DK: Yeah. You know, in journalism I haven’t found it as hard, maybe because journalism is so specifically process-oriented. Like in journalism, there’s very little of “I am being precious about my precious words.” Because that is not the way journalism works and no one has the budget to be precious with your precious words. And so I’ve been able to make my own stuff while doing journalism in a way that I wasn’t able to while I was working in books.

KH: You’ve written about the awkwardness of publishing and promoting your book during the HarperCollins strike [which lasted 66 business days before reaching a deal with management], and your support for the union. Reading this book and being in this moment during the strike, publishing feels very “the more things change, the more they stay the same.” Employees are asking for the same things that they were asking for decades ago and that your characters are dealing with, or in some cases perpetrating. I’m curious about your view of this moment in publishing, in the context of the book.

DK: I don’t think it feels like “the more things change, the more they stay the same.” They seem worse. I don’t know if you noticed, but the characters in my book have their weekends off. They don’t really have to deal with a lot of email at night. So it kind of seems worse now. It certainly seems worse than when I was in publishing. And it is true that the things the young publishing characters in the book face—having their work feel unappreciated, and being underpaid, and facing low-level or high-level kinds of abuse in the workplace—are definitely not gone, but they also seem to have been added to, in the way that almost every job I know of has been made substantially worse in the last 20 years by having to be constantly available, and the shrinkage of every industry but the growth of every individual job so that everyone now is doing the job that once upon a time would be done by seven different people. So that all seems way worse. Sorry, that’s depressing.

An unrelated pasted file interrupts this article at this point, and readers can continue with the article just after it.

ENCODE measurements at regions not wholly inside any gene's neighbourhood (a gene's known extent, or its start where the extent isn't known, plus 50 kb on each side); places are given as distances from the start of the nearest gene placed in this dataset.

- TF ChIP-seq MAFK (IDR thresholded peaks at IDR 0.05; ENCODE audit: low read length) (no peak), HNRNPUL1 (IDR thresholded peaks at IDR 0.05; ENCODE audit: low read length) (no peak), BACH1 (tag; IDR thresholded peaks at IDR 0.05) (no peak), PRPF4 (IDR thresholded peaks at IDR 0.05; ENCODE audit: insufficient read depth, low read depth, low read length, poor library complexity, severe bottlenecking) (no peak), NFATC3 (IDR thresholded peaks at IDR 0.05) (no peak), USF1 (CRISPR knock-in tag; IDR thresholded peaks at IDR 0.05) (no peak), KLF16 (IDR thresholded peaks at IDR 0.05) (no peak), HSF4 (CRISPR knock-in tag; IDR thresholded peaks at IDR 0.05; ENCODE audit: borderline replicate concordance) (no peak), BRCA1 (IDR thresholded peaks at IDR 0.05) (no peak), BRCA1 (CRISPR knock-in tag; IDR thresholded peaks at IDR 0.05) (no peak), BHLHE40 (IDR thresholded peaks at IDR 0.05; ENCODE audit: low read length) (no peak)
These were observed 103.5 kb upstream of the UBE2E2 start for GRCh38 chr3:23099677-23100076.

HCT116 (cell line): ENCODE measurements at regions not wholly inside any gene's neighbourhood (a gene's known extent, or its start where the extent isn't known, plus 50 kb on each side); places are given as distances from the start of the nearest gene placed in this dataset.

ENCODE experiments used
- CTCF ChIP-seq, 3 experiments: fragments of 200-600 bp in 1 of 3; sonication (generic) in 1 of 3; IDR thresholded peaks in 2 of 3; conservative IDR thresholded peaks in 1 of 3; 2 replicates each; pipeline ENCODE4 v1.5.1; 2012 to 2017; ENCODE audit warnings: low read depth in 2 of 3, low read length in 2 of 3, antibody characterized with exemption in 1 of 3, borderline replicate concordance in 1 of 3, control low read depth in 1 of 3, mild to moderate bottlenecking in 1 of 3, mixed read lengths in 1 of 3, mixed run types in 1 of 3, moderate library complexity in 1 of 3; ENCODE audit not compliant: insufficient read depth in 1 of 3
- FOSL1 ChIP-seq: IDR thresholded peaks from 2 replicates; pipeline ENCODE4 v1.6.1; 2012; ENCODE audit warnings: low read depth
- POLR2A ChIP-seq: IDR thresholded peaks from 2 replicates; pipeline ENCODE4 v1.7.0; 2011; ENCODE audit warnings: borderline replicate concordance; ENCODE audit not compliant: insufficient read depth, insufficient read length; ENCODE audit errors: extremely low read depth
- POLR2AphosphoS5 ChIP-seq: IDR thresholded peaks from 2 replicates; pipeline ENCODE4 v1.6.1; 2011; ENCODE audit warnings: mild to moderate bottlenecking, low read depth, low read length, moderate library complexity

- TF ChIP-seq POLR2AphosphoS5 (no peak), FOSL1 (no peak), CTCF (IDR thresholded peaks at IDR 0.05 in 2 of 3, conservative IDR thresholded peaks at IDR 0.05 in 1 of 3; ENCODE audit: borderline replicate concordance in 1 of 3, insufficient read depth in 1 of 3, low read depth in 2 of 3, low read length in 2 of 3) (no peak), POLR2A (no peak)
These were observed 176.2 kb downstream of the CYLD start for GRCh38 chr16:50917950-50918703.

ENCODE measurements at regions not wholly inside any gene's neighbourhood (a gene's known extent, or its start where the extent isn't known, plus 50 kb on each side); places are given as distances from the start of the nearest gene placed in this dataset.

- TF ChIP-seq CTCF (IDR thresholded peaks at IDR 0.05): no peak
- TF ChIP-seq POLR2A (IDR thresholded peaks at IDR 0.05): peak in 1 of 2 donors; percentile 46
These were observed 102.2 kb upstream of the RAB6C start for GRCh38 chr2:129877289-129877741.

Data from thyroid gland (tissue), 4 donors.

KH: It doesn’t make it not true. 

I also thought a lot about how this book fits in with this long history of stories about female friendship, where there’s sort of one wild alpha friend and the other one’s more of a follower. Toni Morrison, Elena Ferrante, Julie Buntin’s Marlena… Do you think this kind of friendship is specific to women?

DK: I’m sure that can’t be universally true. I do think—and my agent made this argument to me when this book was in revisions—that thinking of these particular kinds of friendships, in the context of their literary precedents, is something that is somewhat unique to young literary women. That thinking to yourself, “which Ferrante character am I?”, thinking of yourself in the context of which one of this universal diametric am I that I’m intimately familiar with from the books that I’ve been reading all my life, does seem in some ways specific to women. At least I’ve never had that experience when I was in friendships that resembled these in different ways. So I don’t know that the friendship is specific, but I do think there’s something a little bit gendered about having these kinds of friendships presented to you over your cultural life, and then finding yourself inside one of them and having this way to contextualize the thing that you find yourselves in.